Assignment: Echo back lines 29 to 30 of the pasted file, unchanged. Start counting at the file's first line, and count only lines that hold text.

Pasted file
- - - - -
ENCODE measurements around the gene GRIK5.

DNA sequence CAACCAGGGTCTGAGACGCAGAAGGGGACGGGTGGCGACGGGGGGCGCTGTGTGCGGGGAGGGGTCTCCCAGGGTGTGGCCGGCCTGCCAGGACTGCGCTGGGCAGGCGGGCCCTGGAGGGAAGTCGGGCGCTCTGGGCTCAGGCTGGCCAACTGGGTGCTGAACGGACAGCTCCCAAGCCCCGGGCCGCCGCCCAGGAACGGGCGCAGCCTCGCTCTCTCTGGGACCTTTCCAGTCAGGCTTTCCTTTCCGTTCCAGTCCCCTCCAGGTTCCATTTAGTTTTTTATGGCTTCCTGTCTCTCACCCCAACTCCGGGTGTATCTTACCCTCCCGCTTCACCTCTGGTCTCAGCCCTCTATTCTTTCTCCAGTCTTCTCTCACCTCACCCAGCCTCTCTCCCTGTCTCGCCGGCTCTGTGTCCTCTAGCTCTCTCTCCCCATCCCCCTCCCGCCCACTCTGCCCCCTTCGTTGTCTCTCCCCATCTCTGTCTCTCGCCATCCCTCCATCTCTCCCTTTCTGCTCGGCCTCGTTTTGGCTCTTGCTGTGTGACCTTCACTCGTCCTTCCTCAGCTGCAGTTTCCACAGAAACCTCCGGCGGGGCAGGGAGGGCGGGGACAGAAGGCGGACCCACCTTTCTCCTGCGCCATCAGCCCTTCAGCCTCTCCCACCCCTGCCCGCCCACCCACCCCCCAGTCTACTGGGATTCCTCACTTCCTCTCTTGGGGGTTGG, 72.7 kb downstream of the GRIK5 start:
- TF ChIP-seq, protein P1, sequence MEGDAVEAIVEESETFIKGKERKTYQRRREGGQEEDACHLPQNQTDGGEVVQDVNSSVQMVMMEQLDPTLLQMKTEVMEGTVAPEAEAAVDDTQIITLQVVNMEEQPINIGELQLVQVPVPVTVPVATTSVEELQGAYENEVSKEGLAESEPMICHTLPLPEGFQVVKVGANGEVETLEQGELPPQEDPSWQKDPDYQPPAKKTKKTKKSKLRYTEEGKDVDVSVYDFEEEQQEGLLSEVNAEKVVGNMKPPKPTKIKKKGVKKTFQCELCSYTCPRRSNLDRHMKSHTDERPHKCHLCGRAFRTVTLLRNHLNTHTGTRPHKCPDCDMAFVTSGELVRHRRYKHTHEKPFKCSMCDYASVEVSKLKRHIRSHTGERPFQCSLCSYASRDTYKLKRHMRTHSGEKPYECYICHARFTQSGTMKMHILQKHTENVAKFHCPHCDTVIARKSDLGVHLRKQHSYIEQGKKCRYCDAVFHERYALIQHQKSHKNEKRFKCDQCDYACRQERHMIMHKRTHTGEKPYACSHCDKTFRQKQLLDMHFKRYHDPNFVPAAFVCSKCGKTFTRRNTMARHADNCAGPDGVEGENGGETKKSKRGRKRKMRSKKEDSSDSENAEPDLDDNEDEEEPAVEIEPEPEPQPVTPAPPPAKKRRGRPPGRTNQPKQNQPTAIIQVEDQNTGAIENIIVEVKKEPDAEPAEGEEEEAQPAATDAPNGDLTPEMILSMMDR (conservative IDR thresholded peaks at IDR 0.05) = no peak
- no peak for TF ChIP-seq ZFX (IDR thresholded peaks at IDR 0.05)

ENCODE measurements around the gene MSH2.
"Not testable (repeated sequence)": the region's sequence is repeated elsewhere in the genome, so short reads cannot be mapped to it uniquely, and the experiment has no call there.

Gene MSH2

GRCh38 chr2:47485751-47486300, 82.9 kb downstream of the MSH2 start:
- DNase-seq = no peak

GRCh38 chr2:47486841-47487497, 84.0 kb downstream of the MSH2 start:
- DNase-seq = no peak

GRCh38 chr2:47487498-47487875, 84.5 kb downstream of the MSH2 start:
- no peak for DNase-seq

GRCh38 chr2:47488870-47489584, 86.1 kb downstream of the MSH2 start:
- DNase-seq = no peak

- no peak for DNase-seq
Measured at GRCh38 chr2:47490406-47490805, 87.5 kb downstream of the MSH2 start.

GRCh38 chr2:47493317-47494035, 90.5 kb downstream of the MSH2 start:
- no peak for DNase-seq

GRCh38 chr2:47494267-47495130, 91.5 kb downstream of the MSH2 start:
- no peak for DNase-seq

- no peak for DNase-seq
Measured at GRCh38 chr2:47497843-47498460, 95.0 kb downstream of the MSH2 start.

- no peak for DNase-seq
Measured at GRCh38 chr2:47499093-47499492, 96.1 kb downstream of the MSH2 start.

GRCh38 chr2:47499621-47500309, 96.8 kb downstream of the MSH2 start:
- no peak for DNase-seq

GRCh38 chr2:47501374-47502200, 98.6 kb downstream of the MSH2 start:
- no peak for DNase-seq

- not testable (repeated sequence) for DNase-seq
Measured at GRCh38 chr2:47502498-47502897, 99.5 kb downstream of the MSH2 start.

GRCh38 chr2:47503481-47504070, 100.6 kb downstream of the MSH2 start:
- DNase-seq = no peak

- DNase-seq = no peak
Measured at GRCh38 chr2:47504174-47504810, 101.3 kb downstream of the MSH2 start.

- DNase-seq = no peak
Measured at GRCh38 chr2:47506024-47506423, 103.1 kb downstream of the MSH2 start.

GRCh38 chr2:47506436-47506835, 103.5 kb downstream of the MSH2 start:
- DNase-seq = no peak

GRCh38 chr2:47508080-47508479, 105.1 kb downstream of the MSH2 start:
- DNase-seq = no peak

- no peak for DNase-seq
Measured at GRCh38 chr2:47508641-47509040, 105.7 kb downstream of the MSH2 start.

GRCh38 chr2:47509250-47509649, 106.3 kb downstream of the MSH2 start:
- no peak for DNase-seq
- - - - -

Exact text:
- no peak for DNase-seq

- not testable (repeated sequence) for DNase-seq